- Posts: 25
- Joined: Sat Nov 28, 2015 5:01 pm
- Isle Royale Visits: 1
- Location: Livonia
Day 1 We left home for Copper Harbor on June 10 and arrived 13 hours later just in time to experience a phenomenal sunset over the calm waters of Copper Harbor and Lake Superior. On the way we made a stop at the Pictured Rocks to check out Munising Falls and Miners' Castle.
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Day 2 we woke bright and early to board the isle Royale Queen IV and depart around 7:30. After a 3.5 hour boat ride we arrived in Rock Habor, told the rangers our plans, and we were off. Eight days in the wilderness with no electricity, no running water, and no phone reception. Our first hike on the island was one of our toughest, 7.1 miles to the Daisy Farm campground. Now, this trail isn't a challenging one, but being that we just spent 3.5 hours sitting on a boat, the exposed rock on the trail and frequent ups and downs on the first half made for some sore legs by time we got to Daisy. We got there around 4pm and claimed shelter #1, one of the more secluded sites at the campground, set up our stuff, and went over to the dock to lay there and watch the clouds float by. After a little while some guys from Chicago came to the end of the dock with fishing poles to see if they could catch anything. I noticed one of them had brought a Canon 5D Mark III with him so naturally I had to start talking photography with him and explain why Nikon is so much better. A few laughs and some more getting to know each other later, he got a bite on his line and ended up reeling in a 24" Trout right out of Lake Superior. We went back to our shelter a little while after this to eat dinner and go to bed early. While the others were asleep in the shelter I snuck out in the middle of the night with my camera to go take some shots of the Milky Way. This was a sight to behold. You could see it arching over the sky clear as day. It was amazing. I had never seen anything like it.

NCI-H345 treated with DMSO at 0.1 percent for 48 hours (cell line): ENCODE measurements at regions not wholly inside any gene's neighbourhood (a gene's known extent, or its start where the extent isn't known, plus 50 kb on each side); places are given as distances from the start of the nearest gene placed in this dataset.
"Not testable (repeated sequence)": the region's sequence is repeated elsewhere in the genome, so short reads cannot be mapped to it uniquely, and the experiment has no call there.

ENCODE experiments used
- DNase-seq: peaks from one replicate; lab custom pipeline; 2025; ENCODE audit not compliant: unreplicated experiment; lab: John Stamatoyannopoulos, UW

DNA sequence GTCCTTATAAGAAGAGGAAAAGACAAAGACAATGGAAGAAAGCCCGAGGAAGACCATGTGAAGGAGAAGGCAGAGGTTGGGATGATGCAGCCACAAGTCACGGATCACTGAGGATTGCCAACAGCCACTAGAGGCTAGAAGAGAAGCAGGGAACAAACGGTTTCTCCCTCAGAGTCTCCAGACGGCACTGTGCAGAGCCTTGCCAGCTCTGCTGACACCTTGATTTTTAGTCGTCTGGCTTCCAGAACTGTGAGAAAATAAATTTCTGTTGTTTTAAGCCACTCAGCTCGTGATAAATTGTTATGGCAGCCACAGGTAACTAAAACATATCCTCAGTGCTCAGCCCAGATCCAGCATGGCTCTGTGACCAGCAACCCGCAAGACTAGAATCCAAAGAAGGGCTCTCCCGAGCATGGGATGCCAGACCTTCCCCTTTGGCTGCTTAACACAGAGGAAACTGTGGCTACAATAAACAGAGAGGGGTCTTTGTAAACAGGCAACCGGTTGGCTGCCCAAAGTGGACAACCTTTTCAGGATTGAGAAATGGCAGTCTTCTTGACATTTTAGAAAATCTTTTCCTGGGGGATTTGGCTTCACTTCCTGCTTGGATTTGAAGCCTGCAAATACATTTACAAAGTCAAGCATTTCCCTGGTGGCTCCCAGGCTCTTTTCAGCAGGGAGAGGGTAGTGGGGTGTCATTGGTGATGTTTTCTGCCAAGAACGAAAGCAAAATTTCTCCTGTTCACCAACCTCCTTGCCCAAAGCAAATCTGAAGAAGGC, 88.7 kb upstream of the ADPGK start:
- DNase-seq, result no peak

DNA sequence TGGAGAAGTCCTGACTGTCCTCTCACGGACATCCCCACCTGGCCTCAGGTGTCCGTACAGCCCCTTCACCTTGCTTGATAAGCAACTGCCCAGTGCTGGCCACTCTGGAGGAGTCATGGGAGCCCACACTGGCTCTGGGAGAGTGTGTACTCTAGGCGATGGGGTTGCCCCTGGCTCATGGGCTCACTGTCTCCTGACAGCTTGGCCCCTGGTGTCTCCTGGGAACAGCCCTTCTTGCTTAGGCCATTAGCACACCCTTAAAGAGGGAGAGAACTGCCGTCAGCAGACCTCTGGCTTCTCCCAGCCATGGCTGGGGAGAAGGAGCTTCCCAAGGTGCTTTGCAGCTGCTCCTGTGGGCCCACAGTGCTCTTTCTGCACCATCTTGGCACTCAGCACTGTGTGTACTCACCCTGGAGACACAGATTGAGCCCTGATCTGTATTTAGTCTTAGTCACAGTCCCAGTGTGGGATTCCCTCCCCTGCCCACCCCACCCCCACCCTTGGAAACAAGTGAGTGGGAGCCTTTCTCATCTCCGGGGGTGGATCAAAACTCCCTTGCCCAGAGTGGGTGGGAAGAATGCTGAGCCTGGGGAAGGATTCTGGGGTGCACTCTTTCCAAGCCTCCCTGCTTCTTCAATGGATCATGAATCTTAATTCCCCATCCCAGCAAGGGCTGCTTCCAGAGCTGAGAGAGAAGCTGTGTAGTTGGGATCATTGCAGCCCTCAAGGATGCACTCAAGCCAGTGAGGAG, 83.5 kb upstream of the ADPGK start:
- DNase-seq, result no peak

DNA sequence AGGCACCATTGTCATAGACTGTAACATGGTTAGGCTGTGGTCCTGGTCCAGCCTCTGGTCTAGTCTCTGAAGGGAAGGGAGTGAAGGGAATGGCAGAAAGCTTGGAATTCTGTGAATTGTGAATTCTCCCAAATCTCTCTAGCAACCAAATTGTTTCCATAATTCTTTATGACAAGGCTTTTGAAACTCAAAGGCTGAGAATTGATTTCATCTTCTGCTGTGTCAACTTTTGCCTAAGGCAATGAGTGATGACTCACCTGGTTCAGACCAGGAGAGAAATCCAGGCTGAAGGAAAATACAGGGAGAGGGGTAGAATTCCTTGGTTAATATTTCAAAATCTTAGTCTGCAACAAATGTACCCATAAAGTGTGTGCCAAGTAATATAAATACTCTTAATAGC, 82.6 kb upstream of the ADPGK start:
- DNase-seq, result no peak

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Day 3 took us a little over 4 miles to the Moskey Basin Campground. This was about as challenging as the previous day's because there were many more ups and downs, although it was a much shorter hike. We stopped at the dock for about an hour and had lunch, deciding if we wanted to go on to Lake Ritchie or stay the night here. After I finished some summer sausage and granola bars I decided to go explore the area a little. Just to the right of the dock is a 20 foot high cliff that you had to walk around to get up to. The views were spectacular up there. I found that there was only one other person who had already claimed a spot here and the sites were fantastic. All were right along the water and offered spectacular views of Rock Harbor. Since we were the second ones there we got to pick the second best shelter. We decided on shelter #4 for its easy access to the water and good seclusion. We washed our clothes in the lake and took a quick nap before dinner. Afterwards I went back over to the cliff to shoot a timelapse of the sun setting. Another early night and another peek out the shelter to check on the night sky. I was happy to see another clear night so I grabbed my camera and tripod and headed over to the dock to get some shots of the Milky Way with the cliff. I woke up my uncle fumbling around my bag trying to find a new battery so he joined me for a few minutes to take in the stars.